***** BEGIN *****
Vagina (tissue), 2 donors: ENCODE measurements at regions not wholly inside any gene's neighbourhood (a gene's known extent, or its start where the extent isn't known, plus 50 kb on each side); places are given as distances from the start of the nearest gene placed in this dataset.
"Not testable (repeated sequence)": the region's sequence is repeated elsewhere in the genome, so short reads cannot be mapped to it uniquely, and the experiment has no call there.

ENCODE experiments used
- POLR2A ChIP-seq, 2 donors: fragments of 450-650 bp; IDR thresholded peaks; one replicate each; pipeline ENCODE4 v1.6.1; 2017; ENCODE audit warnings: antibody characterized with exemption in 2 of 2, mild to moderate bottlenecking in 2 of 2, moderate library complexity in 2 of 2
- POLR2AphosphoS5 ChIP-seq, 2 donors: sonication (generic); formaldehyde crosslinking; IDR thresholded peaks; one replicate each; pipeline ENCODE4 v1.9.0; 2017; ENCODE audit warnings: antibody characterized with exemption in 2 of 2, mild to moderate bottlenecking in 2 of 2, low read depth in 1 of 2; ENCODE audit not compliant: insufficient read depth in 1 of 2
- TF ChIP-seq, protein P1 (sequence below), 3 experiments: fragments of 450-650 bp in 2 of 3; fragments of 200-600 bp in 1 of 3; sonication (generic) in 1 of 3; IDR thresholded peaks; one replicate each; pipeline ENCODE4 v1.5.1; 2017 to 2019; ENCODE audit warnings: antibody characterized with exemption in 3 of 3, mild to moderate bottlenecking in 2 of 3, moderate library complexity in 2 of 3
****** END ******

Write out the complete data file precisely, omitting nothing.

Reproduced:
Vagina (tissue), 2 donors: ENCODE measurements at regions not wholly inside any gene's neighbourhood (a gene's known extent, or its start where the extent isn't known, plus 50 kb on each side); places are given as distances from the start of the nearest gene placed in this dataset.
"Not testable (repeated sequence)": the region's sequence is repeated elsewhere in the genome, so short reads cannot be mapped to it uniquely, and the experiment has no call there.

ENCODE experiments used
- POLR2A ChIP-seq, 2 donors: fragments of 450-650 bp; IDR thresholded peaks; one replicate each; pipeline ENCODE4 v1.6.1; 2017; ENCODE audit warnings: antibody characterized with exemption in 2 of 2, mild to moderate bottlenecking in 2 of 2, moderate library complexity in 2 of 2
- POLR2AphosphoS5 ChIP-seq, 2 donors: sonication (generic); formaldehyde crosslinking; IDR thresholded peaks; one replicate each; pipeline ENCODE4 v1.9.0; 2017; ENCODE audit warnings: antibody characterized with exemption in 2 of 2, mild to moderate bottlenecking in 2 of 2, low read depth in 1 of 2; ENCODE audit not compliant: insufficient read depth in 1 of 2
- TF ChIP-seq, protein P1 (sequence below), 3 experiments: fragments of 450-650 bp in 2 of 3; fragments of 200-600 bp in 1 of 3; sonication (generic) in 1 of 3; IDR thresholded peaks; one replicate each; pipeline ENCODE4 v1.5.1; 2017 to 2019; ENCODE audit warnings: antibody characterized with exemption in 3 of 3, mild to moderate bottlenecking in 2 of 3, moderate library complexity in 2 of 3